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‘Art in the age of Anxiety’ in the UAE investigates our digitised life

Omar Kholeif, the curator for Art In The Age of Anxiety at Sharjah Art Foundation, speaks with STIR about the show that lies at the intersection of humans and technology.

by Shailaja TripathiPublished on : Aug 19, 2020

We have a complicated relationship with technology. Art In The Age of Anxiety, which is currently on at Sharjah Art Foundation, UAE, shines light on this engagement through 60 works. Sculpture, prints, video, virtual reality, robotics and algorithmic programmes by 30 artists from across the world look at the ways and means digital has altered the world. Bombardment of information, misinformation, data mining, surveillance, identity theft and many more grave challenges that technology has thrown at us, are dealt with in the show curated by Omar Kholeif. Kholeif, who is also the Sharjah Art Foundation Director of Collections, has often curated exhibitions on the subject such as I Was Raised on the Internet (MCA Chicago, 2018) and Electronic Superhighway (Whitechapel Gallery, 2016). The senior curator has also written and edited several books on the subject, including You Are Here: Art After the Internet and Goodbye, World! Looking at Art in the Digital Age. The exhibition has been designed by Todd Reisz.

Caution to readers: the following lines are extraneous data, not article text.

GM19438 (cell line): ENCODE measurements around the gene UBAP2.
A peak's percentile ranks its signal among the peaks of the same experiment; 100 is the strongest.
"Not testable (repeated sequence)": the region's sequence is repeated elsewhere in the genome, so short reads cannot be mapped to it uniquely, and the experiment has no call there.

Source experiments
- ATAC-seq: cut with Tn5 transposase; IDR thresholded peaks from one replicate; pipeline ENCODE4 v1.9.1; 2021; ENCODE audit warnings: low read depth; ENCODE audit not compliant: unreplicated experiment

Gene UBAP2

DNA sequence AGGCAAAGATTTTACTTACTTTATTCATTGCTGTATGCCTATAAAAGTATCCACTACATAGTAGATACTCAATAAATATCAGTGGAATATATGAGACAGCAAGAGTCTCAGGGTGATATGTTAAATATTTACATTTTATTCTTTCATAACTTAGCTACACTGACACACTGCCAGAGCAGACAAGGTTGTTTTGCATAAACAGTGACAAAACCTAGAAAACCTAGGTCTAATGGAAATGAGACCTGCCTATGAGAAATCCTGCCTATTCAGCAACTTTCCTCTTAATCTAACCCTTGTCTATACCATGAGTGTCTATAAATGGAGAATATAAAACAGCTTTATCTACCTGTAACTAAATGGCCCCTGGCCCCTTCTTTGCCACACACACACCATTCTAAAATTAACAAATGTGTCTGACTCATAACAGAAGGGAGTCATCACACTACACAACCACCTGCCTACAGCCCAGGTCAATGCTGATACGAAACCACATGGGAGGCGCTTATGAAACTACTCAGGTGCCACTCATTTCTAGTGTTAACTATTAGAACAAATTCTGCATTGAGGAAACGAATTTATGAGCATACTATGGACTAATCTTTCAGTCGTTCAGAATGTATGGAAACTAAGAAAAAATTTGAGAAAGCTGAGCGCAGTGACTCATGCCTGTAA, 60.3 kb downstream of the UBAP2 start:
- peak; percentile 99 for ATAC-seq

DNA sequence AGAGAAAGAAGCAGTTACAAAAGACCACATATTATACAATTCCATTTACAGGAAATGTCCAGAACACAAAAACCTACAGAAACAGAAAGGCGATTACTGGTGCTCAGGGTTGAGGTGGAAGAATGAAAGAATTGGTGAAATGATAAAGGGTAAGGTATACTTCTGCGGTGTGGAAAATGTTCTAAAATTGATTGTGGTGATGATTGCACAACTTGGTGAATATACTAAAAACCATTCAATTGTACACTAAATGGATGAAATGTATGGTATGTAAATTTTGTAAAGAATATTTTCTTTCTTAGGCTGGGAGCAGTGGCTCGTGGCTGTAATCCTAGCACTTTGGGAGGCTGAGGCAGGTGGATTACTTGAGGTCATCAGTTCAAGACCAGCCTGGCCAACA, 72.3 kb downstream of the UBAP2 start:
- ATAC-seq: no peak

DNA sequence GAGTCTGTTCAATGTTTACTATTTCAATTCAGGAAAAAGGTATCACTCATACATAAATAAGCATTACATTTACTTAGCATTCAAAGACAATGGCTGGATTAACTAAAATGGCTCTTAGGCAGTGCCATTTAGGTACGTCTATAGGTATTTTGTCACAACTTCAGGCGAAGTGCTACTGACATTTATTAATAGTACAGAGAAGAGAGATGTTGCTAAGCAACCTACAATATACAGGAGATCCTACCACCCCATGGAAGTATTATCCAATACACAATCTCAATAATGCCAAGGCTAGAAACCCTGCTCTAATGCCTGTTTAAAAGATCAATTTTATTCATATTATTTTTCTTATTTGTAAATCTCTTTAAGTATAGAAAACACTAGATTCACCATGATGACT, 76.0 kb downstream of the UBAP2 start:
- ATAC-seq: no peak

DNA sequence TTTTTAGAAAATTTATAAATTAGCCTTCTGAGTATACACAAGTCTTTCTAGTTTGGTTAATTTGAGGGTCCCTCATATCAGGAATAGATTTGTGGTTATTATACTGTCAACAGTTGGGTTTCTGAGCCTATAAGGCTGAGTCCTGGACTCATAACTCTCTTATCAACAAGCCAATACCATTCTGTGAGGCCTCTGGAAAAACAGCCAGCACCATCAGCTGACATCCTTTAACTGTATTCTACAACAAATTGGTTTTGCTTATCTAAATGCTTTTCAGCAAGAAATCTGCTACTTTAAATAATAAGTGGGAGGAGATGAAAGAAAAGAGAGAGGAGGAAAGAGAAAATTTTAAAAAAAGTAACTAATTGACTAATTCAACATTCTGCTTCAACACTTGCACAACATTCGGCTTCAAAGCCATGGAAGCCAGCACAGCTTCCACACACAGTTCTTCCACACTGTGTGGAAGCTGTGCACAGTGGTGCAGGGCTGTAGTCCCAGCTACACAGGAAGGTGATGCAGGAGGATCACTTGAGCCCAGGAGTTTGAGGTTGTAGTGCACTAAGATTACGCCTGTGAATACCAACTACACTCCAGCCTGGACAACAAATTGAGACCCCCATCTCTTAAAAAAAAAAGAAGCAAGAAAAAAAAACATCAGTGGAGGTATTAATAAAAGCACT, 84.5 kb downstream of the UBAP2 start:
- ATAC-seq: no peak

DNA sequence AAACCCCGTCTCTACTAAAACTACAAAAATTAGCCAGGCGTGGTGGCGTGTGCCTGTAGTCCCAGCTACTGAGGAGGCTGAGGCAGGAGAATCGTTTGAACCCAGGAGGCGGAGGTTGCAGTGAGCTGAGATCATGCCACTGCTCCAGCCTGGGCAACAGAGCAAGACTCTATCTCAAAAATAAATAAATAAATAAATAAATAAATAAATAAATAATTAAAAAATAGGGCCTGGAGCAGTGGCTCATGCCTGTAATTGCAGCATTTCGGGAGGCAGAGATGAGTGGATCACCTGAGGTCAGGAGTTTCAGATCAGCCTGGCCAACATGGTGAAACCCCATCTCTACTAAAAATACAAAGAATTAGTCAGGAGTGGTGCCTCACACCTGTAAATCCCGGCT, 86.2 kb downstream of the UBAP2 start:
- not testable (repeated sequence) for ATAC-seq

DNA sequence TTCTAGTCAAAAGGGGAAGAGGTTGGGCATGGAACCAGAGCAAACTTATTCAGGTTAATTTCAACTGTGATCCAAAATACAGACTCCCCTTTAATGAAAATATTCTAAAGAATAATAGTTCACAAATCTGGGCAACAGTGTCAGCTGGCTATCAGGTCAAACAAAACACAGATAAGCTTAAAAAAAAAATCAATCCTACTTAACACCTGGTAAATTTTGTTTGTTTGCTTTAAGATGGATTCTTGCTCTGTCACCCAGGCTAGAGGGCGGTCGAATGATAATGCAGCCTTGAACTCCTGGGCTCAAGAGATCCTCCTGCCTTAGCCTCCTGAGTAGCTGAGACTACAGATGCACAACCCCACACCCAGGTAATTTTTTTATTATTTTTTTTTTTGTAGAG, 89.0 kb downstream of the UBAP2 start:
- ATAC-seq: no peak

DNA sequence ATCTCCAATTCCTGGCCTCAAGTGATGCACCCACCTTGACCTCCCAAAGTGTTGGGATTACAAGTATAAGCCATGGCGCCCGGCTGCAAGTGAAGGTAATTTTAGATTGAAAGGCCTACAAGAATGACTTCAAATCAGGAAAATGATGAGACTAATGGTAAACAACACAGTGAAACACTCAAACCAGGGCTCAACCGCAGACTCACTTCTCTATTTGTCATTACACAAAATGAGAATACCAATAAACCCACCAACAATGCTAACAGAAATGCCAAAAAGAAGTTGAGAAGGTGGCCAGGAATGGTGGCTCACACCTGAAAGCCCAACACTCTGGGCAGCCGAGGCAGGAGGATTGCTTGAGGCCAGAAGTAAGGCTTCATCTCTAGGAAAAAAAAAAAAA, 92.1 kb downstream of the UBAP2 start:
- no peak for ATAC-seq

Kholeif speaks with STIR about the works, internet culture, his interest in ‘post-digital’ condition and the meeting ground between art and technology.

Edited excerpts...

Shailaja Tripathi (ST): As we remain confined to our homes, the exhibition Art in the Age of Anxiety assumes even more significance. Right now, it is only technology that is connecting us with the outside world.

Omar Kholeif ​(OK): Thank you for picking up on this fact. It is indeed very true. I have consistently observed over the last decade the thickening of the digital sphere - how technologies and their attendant platforms have for a long time been playing a dual role of creating a self-induced form of social distancing, while also connecting us to each other. However, it creates an unusual form of connection - one that is distanced, one that is not necessarily tactile, which shifts the different learned mechanisms that we as humans may traditionally have been engendered to believe were normal forms of human contact. The works in the exhibition are very much about this notion of 'distancing' that begets an over-reliance on day-to-day technologies. Here, artists are making people's innate complicity visible, but also revealing the hidden formal, aesthetic and human connections with technology, narrating a diverse history of art in the age of the internet—one that has come to become an increasingly anxious one.